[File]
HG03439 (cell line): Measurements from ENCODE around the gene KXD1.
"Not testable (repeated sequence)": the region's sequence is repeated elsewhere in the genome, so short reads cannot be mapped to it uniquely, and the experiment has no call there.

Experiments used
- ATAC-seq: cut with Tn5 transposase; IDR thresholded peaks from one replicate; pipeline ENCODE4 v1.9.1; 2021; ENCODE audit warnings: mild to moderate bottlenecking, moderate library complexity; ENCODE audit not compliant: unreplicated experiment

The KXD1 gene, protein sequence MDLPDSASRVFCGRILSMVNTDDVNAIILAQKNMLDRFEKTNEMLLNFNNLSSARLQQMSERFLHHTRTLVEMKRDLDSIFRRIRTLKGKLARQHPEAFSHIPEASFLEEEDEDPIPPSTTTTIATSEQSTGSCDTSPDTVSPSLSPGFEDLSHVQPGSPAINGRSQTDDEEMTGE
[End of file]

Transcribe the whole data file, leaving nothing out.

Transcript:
HG03439 (cell line): Measurements from ENCODE around the gene KXD1.
"Not testable (repeated sequence)": the region's sequence is repeated elsewhere in the genome, so short reads cannot be mapped to it uniquely, and the experiment has no call there.

Experiments used
- ATAC-seq: cut with Tn5 transposase; IDR thresholded peaks from one replicate; pipeline ENCODE4 v1.9.1; 2021; ENCODE audit warnings: mild to moderate bottlenecking, moderate library complexity; ENCODE audit not compliant: unreplicated experiment

The KXD1 gene, protein sequence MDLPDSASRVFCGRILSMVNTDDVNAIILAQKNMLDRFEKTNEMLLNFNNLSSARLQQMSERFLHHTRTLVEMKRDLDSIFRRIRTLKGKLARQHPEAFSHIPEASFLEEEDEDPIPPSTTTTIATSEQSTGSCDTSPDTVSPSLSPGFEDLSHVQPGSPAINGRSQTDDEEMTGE